I recently gave a short presentation to co-workers on this very topic, and for the same reason, to reduce any vaccine hesitancy among them and/or their friends and family. This is from the last slide in my deck
Focus on the first step (left) – DNA –> RNA –> Protein. It shows how protein is made, naturally, in every cell in your body. Unless you’ve had a class in molecular or cellular biology you likely would not know that mRNA (messenger RiboNucleic Acid) has been known since the discovery of the DNA structure by Watson & Crick to be the intermediate molecule whose sequence specifies the precise kind of protein to make. Far from being a toxic or scary substance, mRNA is in fact 100% natural! Every single cell in your body is constantly making new mRNAs for the ribosome to translate into protein. If that didn’t work, you’d soon die, or worse, you’d never have been born.
Fact #2: The Sars-CoV-2 virus is itself an mRNA virus! When it infects your cell it spills its contents (mRNA + other stuff) and hijacks the ribosomes in the cell to translate its own proteins (including the so-called Spike protein). This is the way it makes more copies of itself, and eventually makes you sick. The genius of the mRNA vaccines is this: We’re fighting fire with fire – brilliant! This is because the active ingredient in the vaccine (mRNA!) codes for just the Spike protein. Once inside your cells the vaccine mRNA is translated into viral Spike proteins. Once those proteins are booted out of the cell they train your (adaptive) immune system to be recognized as foreign. So that if you subsequently get infected with the virus it will be targeted and destroyed by the immune system. The only other stuff in the vaccine formula is a little sugar and fat to stabilize the mRNA so it can get into your cells to develop immunity. That’s it, nothing super different, chemically speaking, than what you’d find in a Starbucks latte.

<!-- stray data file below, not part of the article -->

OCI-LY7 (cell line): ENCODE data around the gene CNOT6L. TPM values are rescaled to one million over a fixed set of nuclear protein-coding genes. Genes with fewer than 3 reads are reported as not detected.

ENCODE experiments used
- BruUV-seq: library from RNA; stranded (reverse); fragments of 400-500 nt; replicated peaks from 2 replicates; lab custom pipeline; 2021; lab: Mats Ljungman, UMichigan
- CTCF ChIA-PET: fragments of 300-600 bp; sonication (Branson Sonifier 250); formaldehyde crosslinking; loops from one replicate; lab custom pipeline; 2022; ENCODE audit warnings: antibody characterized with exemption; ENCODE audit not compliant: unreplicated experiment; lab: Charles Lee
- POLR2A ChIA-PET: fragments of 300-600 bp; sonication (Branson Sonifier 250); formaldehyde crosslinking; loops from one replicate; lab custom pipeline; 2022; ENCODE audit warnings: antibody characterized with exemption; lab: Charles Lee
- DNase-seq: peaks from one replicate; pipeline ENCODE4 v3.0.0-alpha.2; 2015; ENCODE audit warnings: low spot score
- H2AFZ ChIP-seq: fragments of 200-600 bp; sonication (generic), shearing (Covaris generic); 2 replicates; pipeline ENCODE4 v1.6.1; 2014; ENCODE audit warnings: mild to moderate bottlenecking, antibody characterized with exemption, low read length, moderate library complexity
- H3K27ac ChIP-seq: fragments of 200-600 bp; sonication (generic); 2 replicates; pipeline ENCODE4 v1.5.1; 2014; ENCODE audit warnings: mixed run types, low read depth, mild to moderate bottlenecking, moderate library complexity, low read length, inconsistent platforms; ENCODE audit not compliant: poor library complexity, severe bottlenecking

“But wait – I heard the mRNA can alter my genome!”
No, false. Generally speaking, neither the mRNA in the virus nor the vaccine can be converted back into DNA inside your cells. It’s possible to achieve experimentally, but suffice it to say it doesn’t happen in this context. Advanced topic that.
“But you had a nasty adverse reaction to the Moderna booster shot, didn’t that cause hesitancy in you?”